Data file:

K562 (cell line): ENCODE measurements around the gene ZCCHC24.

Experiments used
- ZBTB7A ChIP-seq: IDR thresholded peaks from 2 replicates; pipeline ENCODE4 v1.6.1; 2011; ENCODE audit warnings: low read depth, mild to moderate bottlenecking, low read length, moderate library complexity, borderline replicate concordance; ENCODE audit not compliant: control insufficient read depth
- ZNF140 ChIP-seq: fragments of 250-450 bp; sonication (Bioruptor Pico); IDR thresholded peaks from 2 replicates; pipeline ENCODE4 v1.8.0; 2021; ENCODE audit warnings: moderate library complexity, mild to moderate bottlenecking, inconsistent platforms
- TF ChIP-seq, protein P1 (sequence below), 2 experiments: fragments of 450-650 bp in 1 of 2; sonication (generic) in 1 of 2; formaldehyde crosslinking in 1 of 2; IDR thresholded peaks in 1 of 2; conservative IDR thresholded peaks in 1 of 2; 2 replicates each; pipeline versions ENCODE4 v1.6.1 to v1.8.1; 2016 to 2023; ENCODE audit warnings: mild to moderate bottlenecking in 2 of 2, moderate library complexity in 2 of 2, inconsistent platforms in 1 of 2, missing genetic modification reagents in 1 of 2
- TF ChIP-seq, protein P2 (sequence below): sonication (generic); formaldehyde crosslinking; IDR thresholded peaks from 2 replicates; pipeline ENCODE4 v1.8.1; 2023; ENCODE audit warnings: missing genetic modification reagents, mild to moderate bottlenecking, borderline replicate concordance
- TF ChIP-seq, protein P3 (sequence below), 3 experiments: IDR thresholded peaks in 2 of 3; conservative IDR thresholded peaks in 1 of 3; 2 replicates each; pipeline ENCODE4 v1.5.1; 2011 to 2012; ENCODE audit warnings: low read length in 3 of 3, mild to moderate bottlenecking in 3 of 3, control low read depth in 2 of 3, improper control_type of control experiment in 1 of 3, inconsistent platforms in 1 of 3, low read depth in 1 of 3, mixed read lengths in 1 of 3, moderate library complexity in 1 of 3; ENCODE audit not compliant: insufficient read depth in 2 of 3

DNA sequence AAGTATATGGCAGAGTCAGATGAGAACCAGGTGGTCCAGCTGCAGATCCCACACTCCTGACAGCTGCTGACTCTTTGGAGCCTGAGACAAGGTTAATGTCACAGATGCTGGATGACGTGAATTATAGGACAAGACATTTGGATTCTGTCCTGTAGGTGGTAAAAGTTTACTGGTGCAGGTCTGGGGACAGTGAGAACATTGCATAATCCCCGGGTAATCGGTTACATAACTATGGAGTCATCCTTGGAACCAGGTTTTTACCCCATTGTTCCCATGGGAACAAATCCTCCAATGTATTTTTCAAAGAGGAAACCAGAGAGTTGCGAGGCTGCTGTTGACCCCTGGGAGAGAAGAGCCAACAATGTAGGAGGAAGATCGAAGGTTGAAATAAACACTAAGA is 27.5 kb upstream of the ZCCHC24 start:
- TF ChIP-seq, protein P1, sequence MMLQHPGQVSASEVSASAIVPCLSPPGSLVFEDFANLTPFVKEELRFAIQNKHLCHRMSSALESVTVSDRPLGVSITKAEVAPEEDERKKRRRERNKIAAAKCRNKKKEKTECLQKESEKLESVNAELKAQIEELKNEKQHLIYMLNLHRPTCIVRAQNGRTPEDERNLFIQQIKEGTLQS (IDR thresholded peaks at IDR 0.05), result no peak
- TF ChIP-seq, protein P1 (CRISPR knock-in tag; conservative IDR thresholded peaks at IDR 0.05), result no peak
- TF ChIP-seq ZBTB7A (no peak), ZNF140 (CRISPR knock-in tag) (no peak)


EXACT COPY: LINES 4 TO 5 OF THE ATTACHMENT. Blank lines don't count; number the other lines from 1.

- ZNF140 ChIP-seq: fragments of 250-450 bp; sonication (Bioruptor Pico); IDR thresholded peaks from 2 replicates; pipeline ENCODE4 v1.8.0; 2021; ENCODE audit warnings: moderate library complexity, mild to moderate bottlenecking, inconsistent platforms
- TF ChIP-seq, protein P1 (sequence below), 2 experiments: fragments of 450-650 bp in 1 of 2; sonication (generic) in 1 of 2; formaldehyde crosslinking in 1 of 2; IDR thresholded peaks in 1 of 2; conservative IDR thresholded peaks in 1 of 2; 2 replicates each; pipeline versions ENCODE4 v1.6.1 to v1.8.1; 2016 to 2023; ENCODE audit warnings: mild to moderate bottlenecking in 2 of 2, moderate library complexity in 2 of 2, inconsistent platforms in 1 of 2, missing genetic modification reagents in 1 of 2